Canterbury Cathedral stained glass is among the world’s oldest

Canterbury Cathedral stained glass is among world’s oldest

According to recent research, stained glass windows in England’s famous Canterbury Cathedral might be centuries older than previously thought, with some panels dating back to the mid-12th century.

If accurate, the colourful panes would have witnessed the murder of Archbishop Thomas Becket in the cathedral by followers of King Henry II in 1170. The particular panels, which are installed over one of the cathedral’s entrances, depict the ancestors of Christ and had previously been thought to have been made by artisans in the 13th century.

If the revised date is accurate, it would make them among the earliest extant works of stained glass in the world. It would also restore a piece of the structure’s history long thought lost.

‘We have hardly anything left of the artistic legacy of that early building [apart from] a few bits of stone carving,’ Léonie Seliger, the cathedral’s head of stained glass conservation, told BBC News. 

‘But until now, we didn’t think we had any stained glass,’ Seliger added. ‘And it turns out that we do.’

The Ancestors of Christ stained glass panels at Canterbury Cathedral (above) date to 1130-1160, according to a new analysis, at least a decade before Thomas Becket was murdered in the church

Henry II initially appointed Becket as his chancellor, then nominated him as Archbishop of Canterbury in 1162, with the hope his confirmation would bring the Church of England more under the monarchy’ control.

But Becket discovered a newfound religious belief and worked to extend the reach of the archbishopric, recovering church lands lost to the monarchy and reestablishing the church’s jurisdiction over clergymen accused of committing secular crimes. He also excommunicated a number of Henry’s ministers and advisors and threatened the king with ecclesiastical punishments.

After Henry reportedly asked, ‘Will no one rid me of this turbulent priest?,’ four knights rode to Canterbury and beheaded Becket in the cathedral’s northwest transept on December 29, 1170. In addition to Becket’s killing, the Ancestors of Christ panels ‘would have witnessed Henry II come on his knees begging for forgiveness, they would have witnessed the conflagration of the fire that devoured the cathedral in 1174,’ Seliger said.

Canterbury Cathedral in Kent, England, is one of the oldest Christian structures in Great Britain.

‘And then they would have witnessed all of British history.’

The oldest known stained glass windows are those at Augsburg Cathedral in Bavaria, Germany, completed in the late 11th century.

As far back as the 1980s, art historian Madeline Caviness had questioned the dates assigned to some of the Ancestors of Christ panels at Canterbury, pointing to noticeable stylistic differences. But disturbing the fragile works of art and worship was too risky.

A stained-glass window depicts the murder of Thomas Becket by Henry II’s knights, part of a series on the sainted archbishop in the cathedral’s chapel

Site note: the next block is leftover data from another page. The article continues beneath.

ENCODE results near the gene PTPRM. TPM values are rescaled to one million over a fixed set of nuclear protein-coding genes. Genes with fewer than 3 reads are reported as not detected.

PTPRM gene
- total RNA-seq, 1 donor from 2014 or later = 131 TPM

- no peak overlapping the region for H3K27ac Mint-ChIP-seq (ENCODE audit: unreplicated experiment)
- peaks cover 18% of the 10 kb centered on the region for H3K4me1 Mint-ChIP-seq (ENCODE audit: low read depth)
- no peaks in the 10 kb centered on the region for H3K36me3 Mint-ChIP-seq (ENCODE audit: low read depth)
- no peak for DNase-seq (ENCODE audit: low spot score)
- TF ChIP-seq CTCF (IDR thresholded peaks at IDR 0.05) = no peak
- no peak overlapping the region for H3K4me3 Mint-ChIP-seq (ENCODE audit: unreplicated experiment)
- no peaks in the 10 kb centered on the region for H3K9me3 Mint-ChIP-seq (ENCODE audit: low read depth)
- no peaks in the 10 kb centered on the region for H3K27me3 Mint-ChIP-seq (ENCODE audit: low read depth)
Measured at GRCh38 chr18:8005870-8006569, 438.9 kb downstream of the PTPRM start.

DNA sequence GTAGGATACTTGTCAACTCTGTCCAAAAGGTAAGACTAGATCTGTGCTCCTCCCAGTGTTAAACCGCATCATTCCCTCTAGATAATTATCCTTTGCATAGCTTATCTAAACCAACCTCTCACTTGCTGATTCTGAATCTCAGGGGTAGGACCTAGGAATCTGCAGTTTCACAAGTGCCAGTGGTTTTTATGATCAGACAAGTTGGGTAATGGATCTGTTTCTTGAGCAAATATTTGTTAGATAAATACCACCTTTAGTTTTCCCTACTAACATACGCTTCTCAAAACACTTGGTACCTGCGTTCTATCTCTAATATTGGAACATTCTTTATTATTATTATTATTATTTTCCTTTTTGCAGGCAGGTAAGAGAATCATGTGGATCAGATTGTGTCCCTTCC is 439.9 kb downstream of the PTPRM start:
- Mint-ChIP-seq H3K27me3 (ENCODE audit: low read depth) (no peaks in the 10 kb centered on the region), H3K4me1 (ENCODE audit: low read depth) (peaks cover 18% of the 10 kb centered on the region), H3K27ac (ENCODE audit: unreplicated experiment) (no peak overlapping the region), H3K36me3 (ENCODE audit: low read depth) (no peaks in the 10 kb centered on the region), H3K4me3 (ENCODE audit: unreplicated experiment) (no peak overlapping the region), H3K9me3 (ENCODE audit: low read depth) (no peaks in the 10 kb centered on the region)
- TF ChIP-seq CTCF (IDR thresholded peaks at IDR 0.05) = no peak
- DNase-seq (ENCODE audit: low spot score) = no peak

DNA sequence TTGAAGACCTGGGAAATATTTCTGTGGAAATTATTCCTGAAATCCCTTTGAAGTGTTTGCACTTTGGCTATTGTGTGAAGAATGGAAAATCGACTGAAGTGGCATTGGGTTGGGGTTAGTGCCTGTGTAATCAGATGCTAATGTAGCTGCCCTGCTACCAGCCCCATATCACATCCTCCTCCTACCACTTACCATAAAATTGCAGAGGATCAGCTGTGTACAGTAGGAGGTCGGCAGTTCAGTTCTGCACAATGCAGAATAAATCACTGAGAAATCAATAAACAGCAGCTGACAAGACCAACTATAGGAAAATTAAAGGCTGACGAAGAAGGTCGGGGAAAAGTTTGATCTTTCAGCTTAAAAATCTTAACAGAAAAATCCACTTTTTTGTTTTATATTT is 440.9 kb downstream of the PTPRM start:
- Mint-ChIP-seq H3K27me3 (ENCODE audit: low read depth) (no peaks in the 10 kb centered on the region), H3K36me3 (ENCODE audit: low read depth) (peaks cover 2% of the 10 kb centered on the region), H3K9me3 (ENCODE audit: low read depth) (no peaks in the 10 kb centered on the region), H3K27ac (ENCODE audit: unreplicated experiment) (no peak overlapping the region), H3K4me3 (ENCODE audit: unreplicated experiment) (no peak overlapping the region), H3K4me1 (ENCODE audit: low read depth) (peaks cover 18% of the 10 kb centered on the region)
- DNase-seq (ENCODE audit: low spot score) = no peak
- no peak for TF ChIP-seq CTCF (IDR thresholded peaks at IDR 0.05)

Four decades later, researchers from University College London (UCL) designed a ‘windolyser,’ a portable device that shines a beam on glass, causing it to emit radiation that can be used to determine when it was created—similar to how spectrometry can determine the chemical composition of distant stars. Materials scientist Laura Ware Adlington, who led the research, says some of the Ancestor panels could date to between 1130 and 1160, at least a decade before Becket was killed.

Founded in 597, the Canterbury Cathedral was completely rebuilt between 1070 and 1077. It was initially thought the ‘Ancestors Series’ panels were installed after a fire devastated the building in 1174—over a period ranging from the late 1170s through until 1220. But data from the windolyser suggested they were there well before the fire and had been stored during reconstruction and added to the rebuilt cathedral.

Founded in 597, Canterbury Cathedral was completely rebuilt between 1070 and 1077 and again after a devastating fire in 1174

‘The scientific findings, the observations and the chronology of the cathedral itself all fit together very nicely now,’ Caviness, now 83, told BBC News.

‘I wish I was younger and could throw myself more into helping Laura with her future work. But I’ve certainly got a few more projects to feed her.’

Other panels in the famed house of worship have also been reconsidered: in 2019, researchers suggested stained-glass windows dated to the Victorian era really were constructed in the Middle Ages,

Rachel Koopmans, a medieval history professor at York University, said a panel depicting a group of pilgrims heading to Canterbury actually dates to the 1180s—a decade or so after Becket’s murder and some 200 years before Chaucer wrote about such a pilgrimage in Canterbury Tales. The window was part of a series in a chapel built in Becket’s honour—of the dozen created to tell his story, only eight remains.